Countermeasures
A good approach to ensure accurate data is to apply the countermeasures of data validity, data integrity and data consistency. Let’s take a look at each of these in action.

• Data validity: First, the data should be checked to determine whether or not the results lie in the range of values to be expected. Values like negative pressures, too high or too low temperatures, and flows going from low to high pressures should be detected A.S.A.P., and the cause analysed and fixed. Again, it is often thought of measurement sensors that it’s OK ‘as long as it gives numbers.’ This is questionable, as the calibration of sensors tend to drift and (undetected) damages can introduce systematic errors, even if the sensors ‘still give numbers.’ Once the calibration of a sensor has expired, measures should be taken to verify the operation and quality of the data. Data integrity can also be helpful and even detect such deviations before calibration has expired.

• Data integrity: Changes, both rapid and gradual, can indicate deterioration of the quality or the calibration of a sensor. Such changes should be explained by changes in the system, like a change in flow rate, well pressure, etc., or other causes like obstructions/deposits in the flow line. But, if these changes cannot be easily explained, they are likely caused by calibration drift or a zero-setting error of the sensor. The root cause should be further investigated, leveraging account information from other parts of the system to perform cross-functional data consistency verification.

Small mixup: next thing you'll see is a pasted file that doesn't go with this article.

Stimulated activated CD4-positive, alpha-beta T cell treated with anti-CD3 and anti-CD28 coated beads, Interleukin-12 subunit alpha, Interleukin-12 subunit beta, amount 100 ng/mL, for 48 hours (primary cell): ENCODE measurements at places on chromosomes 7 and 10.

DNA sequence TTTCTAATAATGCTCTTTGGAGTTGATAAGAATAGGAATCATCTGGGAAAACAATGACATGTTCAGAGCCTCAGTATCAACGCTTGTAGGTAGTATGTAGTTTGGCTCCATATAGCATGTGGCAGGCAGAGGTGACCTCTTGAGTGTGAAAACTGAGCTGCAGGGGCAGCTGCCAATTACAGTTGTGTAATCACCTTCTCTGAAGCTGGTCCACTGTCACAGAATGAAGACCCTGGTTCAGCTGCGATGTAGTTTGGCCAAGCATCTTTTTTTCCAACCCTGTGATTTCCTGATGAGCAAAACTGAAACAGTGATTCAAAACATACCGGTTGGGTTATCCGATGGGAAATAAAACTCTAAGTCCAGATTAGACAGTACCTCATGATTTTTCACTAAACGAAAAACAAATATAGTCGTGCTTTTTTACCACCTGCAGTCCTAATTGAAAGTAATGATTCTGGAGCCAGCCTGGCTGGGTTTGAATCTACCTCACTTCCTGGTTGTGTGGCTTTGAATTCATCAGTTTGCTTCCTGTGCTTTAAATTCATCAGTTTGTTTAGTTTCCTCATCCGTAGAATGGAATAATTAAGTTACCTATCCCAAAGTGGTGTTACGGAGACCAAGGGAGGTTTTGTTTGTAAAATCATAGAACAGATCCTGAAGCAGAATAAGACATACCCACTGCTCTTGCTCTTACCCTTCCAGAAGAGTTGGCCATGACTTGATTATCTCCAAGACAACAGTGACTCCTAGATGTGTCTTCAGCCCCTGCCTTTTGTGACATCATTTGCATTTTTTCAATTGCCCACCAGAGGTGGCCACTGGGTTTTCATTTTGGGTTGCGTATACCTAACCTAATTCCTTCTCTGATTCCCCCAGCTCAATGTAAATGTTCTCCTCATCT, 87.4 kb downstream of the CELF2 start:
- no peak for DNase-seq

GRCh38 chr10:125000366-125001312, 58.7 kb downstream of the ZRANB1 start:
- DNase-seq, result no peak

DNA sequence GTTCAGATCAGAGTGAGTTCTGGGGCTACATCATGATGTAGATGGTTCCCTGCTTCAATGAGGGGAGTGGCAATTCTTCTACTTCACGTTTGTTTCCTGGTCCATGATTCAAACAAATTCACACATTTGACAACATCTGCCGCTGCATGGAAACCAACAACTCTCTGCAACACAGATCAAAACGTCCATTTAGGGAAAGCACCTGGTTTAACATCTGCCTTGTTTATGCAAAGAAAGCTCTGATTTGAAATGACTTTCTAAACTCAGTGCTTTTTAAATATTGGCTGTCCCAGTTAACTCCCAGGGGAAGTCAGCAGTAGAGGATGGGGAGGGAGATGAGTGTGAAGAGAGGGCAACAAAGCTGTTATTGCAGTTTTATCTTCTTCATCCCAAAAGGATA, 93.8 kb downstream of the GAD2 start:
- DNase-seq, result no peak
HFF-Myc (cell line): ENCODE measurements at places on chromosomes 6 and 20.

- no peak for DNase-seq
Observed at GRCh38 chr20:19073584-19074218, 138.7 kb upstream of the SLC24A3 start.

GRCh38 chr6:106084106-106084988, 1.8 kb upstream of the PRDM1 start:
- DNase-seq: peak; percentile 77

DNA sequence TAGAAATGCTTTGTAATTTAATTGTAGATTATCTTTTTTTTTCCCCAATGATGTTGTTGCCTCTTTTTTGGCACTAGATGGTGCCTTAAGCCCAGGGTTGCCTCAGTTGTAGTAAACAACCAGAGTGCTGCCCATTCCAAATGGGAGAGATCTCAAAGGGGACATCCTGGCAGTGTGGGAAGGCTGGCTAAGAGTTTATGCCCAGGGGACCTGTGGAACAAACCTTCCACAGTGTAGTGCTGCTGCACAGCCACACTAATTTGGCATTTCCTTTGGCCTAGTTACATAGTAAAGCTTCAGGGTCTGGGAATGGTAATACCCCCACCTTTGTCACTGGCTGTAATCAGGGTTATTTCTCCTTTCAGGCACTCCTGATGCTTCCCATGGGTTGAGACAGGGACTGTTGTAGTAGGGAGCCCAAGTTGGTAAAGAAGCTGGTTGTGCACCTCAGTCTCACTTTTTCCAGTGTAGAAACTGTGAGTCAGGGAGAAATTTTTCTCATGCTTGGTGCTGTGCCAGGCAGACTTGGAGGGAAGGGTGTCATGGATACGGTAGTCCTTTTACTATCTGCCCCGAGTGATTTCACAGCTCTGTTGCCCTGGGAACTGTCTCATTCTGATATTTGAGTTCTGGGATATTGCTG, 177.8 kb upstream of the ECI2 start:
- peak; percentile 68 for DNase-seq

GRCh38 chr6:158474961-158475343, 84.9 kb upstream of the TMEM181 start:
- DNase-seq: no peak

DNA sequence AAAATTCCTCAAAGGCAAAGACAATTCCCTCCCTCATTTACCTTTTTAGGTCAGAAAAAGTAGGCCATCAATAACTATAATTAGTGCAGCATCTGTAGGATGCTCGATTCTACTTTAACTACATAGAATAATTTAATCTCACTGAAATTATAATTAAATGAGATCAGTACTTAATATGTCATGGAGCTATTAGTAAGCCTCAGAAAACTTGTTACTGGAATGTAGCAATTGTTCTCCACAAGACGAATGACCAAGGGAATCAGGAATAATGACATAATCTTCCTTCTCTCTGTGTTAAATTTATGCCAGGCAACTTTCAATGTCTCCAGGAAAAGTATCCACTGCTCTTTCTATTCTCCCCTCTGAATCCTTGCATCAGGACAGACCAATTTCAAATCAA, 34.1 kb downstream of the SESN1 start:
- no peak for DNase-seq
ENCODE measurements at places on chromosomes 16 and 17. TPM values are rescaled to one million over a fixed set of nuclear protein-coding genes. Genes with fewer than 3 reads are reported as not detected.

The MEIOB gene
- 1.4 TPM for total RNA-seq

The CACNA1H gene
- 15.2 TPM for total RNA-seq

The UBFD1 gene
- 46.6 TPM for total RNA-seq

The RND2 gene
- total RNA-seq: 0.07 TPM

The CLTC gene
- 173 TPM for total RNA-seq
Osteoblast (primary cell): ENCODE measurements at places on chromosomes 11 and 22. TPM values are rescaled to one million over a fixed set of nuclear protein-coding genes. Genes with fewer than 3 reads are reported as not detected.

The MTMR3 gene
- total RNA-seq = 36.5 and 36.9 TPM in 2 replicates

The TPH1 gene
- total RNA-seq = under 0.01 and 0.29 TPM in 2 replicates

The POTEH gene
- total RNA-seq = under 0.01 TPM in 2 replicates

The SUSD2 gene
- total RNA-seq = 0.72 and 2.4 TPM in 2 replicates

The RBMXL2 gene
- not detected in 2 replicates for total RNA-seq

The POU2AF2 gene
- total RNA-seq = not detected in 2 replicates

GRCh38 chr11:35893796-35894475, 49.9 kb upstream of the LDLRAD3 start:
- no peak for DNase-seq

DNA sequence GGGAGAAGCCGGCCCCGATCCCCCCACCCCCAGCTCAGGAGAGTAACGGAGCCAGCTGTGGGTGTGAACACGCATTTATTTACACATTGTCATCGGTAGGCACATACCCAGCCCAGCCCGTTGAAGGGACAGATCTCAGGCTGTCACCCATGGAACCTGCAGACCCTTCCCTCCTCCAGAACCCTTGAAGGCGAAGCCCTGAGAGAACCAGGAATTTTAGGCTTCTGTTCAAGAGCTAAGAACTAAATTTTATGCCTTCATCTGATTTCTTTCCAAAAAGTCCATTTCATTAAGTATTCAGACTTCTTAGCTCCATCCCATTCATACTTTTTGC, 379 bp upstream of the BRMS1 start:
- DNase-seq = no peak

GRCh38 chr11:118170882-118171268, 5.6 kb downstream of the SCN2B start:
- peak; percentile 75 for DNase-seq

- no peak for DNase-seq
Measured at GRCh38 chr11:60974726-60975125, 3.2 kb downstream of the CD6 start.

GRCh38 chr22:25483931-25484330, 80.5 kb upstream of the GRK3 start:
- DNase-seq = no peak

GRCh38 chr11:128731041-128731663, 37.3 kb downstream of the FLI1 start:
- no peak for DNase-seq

• Data consistency: All available information from the system should be consistent, period! Flows should go from high to lower pressure, temperatures should decrease when heat is leaking away, flow rates should relate to pressure differentials, and so forth. Inconsistencies point to sensor error (including the impulse lines of pressure sensors) and should be investigated. Historic data can be helpful to find where the problems are located.
It is impossible in this brief paper to illustrate all possible options, as these are system-dependent. But, it should be clear that a holistic view of the system (both in place and time) enables more accurate monitoring of the sensors and the system, by using all available information and the relationships between the readings at different positions within the system.

Conclusions
Accurate data are crucial for optimum and safe operation of systems, to minimize operational costs and to obtain an honest share of revenues in complex evacuation scenarios. To obtain and maintain accurate data, a holistic approach is a major step forward, incorporating data validity, integrity and consistency, where possible, in combination with diagnostic data from individual sensors over the entire system. To realize such a holistic analysis, detailed information on the system needs to be available. The analysis, itself, can be created by a combination of routines for a software library and using a data-historian, for example. Hint B.V. (Hattem, Netherlands) can help you to set up such a system for your specific application.